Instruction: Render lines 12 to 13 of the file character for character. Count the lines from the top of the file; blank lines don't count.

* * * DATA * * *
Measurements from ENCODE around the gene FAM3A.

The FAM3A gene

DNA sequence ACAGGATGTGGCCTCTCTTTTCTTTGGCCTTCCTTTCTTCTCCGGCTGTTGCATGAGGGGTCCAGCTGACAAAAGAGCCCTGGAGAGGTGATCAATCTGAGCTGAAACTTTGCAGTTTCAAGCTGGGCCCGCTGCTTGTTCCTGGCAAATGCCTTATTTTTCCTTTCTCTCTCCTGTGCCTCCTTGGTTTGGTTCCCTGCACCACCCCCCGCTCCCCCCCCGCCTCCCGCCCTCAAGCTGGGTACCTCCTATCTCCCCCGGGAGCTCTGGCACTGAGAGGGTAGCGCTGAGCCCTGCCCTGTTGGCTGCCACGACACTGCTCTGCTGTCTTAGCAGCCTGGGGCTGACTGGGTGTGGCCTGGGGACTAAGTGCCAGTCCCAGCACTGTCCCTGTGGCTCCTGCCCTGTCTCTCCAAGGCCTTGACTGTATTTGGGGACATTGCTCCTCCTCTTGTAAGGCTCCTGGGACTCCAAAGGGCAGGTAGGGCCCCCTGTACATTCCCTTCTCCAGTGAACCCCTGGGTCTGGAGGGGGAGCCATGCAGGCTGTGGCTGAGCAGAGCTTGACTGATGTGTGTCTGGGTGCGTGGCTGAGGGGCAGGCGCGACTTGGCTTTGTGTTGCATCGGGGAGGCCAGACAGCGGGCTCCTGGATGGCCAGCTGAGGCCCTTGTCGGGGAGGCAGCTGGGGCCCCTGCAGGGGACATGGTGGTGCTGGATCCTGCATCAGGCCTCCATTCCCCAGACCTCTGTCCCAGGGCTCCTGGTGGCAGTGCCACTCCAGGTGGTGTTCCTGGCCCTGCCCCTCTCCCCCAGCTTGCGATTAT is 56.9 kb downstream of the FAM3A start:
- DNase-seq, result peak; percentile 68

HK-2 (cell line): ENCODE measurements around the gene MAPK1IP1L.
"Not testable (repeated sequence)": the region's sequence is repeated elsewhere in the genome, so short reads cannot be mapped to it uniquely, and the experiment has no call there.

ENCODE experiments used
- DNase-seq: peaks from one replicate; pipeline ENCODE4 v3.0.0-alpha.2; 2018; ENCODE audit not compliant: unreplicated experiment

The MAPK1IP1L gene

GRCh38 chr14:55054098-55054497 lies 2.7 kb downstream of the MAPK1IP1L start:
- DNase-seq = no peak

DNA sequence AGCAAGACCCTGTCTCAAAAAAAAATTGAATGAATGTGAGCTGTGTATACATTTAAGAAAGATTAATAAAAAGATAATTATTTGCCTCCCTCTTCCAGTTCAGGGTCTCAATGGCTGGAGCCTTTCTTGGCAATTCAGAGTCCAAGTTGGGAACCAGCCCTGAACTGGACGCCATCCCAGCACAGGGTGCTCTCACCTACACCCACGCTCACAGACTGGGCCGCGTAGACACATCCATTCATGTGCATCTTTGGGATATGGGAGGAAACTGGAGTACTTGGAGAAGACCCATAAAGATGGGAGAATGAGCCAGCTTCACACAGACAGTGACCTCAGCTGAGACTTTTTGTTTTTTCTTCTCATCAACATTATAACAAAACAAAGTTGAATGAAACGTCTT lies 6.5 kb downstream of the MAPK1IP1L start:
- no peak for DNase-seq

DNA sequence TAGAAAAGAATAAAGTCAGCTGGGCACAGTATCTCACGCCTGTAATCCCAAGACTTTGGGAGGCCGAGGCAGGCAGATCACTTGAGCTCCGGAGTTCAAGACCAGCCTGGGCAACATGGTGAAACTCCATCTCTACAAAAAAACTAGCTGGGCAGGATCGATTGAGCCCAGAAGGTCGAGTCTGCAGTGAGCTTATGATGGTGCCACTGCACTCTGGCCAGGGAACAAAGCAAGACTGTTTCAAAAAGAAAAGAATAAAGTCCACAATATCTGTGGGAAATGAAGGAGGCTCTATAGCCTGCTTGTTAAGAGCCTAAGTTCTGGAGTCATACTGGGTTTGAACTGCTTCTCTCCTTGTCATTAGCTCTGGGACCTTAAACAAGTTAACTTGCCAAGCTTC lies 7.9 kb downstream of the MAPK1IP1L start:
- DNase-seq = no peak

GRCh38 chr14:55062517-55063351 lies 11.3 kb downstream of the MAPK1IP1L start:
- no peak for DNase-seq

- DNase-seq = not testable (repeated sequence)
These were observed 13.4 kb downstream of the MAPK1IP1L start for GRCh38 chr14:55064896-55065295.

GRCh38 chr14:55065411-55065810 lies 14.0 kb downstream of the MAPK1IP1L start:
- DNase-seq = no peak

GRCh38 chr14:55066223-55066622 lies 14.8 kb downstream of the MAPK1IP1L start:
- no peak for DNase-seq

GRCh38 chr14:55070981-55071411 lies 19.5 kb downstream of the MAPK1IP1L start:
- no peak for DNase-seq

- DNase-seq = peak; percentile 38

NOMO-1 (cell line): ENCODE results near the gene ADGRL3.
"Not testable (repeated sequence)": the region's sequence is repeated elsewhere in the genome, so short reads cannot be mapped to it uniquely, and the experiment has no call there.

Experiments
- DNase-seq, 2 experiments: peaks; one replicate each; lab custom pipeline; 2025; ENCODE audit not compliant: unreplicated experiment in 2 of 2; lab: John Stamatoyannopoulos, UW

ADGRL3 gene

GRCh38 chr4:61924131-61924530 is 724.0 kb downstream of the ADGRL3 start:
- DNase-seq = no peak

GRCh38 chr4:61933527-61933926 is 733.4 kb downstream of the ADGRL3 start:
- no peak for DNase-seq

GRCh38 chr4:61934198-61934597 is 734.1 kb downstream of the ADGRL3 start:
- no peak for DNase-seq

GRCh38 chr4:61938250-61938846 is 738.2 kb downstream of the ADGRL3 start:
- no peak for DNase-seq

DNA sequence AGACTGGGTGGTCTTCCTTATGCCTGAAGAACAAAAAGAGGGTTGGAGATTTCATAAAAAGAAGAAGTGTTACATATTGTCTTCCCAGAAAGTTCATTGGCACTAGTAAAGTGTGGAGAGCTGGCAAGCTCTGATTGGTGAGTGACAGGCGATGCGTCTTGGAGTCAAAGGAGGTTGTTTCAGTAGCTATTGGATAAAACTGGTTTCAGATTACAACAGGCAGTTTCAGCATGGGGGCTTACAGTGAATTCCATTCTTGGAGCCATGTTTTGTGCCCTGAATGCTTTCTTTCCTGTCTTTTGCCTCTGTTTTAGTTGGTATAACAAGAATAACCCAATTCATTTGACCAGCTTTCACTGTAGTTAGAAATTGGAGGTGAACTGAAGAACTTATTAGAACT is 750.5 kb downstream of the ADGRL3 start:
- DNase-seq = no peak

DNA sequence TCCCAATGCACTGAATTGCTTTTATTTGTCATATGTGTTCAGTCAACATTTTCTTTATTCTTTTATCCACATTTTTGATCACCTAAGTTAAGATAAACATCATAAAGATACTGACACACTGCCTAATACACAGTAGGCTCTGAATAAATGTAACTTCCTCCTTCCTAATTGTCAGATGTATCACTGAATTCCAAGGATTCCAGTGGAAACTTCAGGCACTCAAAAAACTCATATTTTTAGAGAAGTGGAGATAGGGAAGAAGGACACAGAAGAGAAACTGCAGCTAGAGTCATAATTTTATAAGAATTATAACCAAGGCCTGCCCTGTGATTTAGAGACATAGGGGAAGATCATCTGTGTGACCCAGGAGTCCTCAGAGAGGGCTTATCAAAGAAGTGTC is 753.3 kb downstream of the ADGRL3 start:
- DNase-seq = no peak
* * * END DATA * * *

DNA sequence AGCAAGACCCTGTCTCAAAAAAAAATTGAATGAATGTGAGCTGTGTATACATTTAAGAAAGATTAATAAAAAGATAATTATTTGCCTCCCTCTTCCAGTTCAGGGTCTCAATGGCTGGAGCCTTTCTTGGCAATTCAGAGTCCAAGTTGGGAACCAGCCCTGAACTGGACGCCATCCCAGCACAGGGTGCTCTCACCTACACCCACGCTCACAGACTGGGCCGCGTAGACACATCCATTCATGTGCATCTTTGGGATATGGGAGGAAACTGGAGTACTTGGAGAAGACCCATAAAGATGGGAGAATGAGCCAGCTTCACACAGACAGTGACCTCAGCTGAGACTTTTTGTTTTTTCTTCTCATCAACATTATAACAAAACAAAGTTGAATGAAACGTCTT lies 6.5 kb downstream of the MAPK1IP1L start:
- no peak for DNase-seq